What do you want to be when you grow up? Ask any 10 year old that question, and they’ll give you an answer immediately. A fireman, a teacher, a princess. Ask me the same question, and I’ll smile and tell you I have no idea. But I’m a senior in college, I’m looking for jobs, I’m interviewing and deciding my future plans; shouldn’t I have this all figured out by now? The answer is no. For some reason, we’re made to believe that we’re supposed to know exactly what we want to do when we’re 18. A recent article from boston.com summarized an ACT study that said most high school seniors are not ready to pick their majors. So how do you decide what you want to do for the rest of your life?
When I first came to Villanova, I wanted to be a teacher. Now, I’m a senior Computer Engineer. I’ve switched majors three times, and I would probably switch again if there was still time. I went from undecided to Math to Computer Science, and finally settled with Computer Engineering. I love each of those subjects, but in every one I was bored. I wanted something more. Computer Engineering satisfied me for a few years, but the boredom set in with that too.
It was last March. I had a big project due at midnight, and I had been working on it for ten hours. I still hadn’t finished, it was 11pm, and I was borderline having a mental breakdown. The next day I talked to a few of my classmates about it. “Yeah, that was hard,” they said, “It took me three hours.” Three hours?? I had spent 11 and had handed in something incomplete. That’s when it hit me: I did not want to be programming for a living. It was too hard and too overwhelming for me. But what else could I do with my degree?
I decided on becoming a Technical Analyst – a “translator” between the business side of a company and the technical side. I wouldn’t have to program, but I would still be able to incorporate my engineering knowledge. I got an internship at a financial company as a Technical Analyst, and for a month I was excited and happy. I thought I had found the perfect job. Then one day, after all of the excitement of starting my internship had worn off, I was walking home and I suddenly realized that this was not what I wanted to do. I was bored again. I didn’t feel fulfilled. I felt useless and unneeded. If I had that job full time, I probably would’ve gone insane. Strike two for Katrina. Or should we say strike five? I was bored with math, I was bored with computer science, I was bored and overwhelmed with programming, and now I was bored with being a Technical Analyst. What options did I have left?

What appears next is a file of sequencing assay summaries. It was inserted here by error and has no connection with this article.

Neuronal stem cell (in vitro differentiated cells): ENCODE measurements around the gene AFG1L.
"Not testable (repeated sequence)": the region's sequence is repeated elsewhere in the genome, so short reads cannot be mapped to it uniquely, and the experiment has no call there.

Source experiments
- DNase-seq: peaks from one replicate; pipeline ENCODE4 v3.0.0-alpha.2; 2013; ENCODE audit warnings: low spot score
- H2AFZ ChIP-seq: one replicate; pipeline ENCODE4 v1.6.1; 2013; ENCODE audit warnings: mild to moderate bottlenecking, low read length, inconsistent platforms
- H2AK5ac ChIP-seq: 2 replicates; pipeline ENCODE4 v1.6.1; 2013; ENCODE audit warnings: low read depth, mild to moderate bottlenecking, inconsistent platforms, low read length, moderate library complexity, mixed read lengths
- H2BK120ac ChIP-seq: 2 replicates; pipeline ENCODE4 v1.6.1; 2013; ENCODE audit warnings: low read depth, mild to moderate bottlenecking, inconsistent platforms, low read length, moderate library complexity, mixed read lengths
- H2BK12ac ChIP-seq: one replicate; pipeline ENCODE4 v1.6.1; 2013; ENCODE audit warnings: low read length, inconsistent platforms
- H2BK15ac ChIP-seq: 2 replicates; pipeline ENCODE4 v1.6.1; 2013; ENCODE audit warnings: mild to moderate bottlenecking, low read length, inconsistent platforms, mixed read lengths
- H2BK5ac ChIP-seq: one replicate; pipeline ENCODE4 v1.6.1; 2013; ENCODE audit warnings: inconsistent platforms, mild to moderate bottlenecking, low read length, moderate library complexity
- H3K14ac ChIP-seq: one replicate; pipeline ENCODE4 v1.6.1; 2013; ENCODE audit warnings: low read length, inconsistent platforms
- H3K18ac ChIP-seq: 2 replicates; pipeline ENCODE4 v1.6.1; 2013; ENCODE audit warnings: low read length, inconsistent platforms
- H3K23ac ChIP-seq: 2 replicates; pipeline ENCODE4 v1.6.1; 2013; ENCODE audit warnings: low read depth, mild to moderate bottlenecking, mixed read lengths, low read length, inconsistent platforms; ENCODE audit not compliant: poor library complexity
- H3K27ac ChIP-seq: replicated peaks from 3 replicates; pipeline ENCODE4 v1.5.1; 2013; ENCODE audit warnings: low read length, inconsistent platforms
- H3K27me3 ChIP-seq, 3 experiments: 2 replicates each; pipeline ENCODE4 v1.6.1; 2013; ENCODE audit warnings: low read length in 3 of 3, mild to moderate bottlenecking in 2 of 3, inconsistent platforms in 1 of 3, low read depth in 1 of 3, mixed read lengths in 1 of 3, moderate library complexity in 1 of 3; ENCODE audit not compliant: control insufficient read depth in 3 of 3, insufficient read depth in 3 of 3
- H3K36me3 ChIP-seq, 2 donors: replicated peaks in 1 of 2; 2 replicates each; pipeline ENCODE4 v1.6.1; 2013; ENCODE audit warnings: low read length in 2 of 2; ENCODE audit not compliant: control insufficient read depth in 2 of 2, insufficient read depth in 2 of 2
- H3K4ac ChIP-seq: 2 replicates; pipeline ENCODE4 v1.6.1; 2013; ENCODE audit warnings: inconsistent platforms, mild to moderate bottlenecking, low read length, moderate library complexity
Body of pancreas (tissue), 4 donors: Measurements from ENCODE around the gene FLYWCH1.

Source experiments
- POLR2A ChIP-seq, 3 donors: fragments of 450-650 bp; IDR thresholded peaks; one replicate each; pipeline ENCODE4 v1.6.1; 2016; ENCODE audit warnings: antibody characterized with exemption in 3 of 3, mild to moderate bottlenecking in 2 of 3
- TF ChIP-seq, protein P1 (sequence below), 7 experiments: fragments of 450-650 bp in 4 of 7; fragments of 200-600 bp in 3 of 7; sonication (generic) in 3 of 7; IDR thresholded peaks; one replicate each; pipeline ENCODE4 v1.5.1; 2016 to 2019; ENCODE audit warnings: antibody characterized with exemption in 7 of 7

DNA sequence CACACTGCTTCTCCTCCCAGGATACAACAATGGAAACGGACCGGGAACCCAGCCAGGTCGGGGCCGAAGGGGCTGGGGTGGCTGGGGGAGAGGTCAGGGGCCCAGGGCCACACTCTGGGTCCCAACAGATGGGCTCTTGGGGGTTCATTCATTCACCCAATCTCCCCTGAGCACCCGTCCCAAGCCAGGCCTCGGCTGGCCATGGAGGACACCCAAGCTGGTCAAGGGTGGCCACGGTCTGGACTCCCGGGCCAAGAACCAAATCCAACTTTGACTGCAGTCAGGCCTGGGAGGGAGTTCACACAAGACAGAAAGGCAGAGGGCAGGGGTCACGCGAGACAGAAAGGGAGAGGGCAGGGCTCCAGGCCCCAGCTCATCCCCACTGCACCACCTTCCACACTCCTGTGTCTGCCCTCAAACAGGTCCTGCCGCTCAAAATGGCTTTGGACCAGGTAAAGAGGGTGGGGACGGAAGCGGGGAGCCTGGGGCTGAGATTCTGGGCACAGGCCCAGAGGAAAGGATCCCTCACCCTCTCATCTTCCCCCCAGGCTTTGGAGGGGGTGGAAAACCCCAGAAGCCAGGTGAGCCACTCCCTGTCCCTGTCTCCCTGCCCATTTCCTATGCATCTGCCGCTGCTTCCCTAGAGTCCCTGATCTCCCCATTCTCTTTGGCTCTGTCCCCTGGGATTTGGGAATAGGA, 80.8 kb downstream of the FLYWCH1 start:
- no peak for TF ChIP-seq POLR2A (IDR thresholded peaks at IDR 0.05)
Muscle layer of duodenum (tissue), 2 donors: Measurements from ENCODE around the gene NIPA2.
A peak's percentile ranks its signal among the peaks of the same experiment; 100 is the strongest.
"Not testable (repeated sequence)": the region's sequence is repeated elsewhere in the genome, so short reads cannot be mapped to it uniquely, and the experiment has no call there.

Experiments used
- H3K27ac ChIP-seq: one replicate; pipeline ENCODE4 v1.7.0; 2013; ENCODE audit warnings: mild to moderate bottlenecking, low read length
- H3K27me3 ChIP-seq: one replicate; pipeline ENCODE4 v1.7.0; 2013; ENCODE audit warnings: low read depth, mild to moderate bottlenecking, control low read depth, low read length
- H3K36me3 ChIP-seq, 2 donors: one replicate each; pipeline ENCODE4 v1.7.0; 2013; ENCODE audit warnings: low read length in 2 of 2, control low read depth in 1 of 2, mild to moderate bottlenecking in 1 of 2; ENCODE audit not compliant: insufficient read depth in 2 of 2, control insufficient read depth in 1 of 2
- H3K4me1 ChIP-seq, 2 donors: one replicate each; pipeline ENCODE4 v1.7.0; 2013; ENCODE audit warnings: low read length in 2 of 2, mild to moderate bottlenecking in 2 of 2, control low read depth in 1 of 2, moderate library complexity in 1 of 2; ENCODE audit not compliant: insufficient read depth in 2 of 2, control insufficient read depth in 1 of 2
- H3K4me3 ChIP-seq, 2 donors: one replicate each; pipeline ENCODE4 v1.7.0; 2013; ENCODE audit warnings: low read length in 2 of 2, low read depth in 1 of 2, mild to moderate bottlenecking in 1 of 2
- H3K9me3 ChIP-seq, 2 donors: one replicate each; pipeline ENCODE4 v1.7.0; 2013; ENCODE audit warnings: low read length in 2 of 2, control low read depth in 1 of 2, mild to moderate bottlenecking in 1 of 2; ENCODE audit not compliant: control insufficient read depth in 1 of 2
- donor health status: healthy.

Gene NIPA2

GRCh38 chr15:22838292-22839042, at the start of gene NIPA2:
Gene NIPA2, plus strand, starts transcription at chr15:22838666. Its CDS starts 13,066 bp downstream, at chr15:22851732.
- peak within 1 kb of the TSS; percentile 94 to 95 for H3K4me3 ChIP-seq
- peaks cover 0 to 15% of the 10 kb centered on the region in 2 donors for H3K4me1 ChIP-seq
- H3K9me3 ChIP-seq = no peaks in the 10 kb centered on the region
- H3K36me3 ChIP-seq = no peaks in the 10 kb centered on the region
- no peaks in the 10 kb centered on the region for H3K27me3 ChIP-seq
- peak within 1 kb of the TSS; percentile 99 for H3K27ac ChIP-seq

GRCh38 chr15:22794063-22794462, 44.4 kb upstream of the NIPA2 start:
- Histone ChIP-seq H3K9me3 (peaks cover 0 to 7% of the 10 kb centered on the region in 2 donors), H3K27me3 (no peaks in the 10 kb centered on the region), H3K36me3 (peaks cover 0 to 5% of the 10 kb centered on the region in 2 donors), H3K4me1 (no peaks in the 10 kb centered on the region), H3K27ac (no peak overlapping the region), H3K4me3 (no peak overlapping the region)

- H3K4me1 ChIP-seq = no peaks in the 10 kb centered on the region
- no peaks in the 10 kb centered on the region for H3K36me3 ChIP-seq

Luckily, we have an amazing Career Center at Villanova. I scheduled a meeting with a Career Counselor the first week back at school, and I took the Strong Interest Inventory – usually taken by freshman and sophomores to help them figure out their major. The results came back, and – surprise, surprise – all the jobs related to Computer Engineering were at the bottom of my list. What was in the top ten? High school teacher, middle school teacher, elementary school teacher, special education teacher… A teacher?! But I had said no to education my freshman year, when I decided instead to become a math major! I figured I should probably reconsider the idea.
The Career Counselor I went over my results with helped me a lot. He gave me some great advice – do research, consider any job that looks even mildly interesting to me, and apply, apply, apply. Apply to anything I thought I might like. Going through the application and interview process would help me narrow down my options. I would only be passionate about some, and I’d be able to eliminate all the others.
Thanks to the Career Center and its many resources, I’ve finally figured out a career plan: work for a few years, then go back to graduate school and get a Psychology degree. With my track record though, this plan will probably change. But I’m not worried, because I know I will eventually find the job I love. It’s better to be constantly searching than settling for something that I know isn’t the best.
So what do you do if you don’t know what to do? Relax! Don’t panic. You can go to the Career Center, talk to a Career Counselor, and maybe take the Strong Interest Inventory. Keep an open mind. It’s ok if your major changes, and it’s ok if you end up with a major you don’t love. It took me a while to realize that, but thanks to the Career Center, I am confident that one day, sooner rather than later, I will be where I want to be.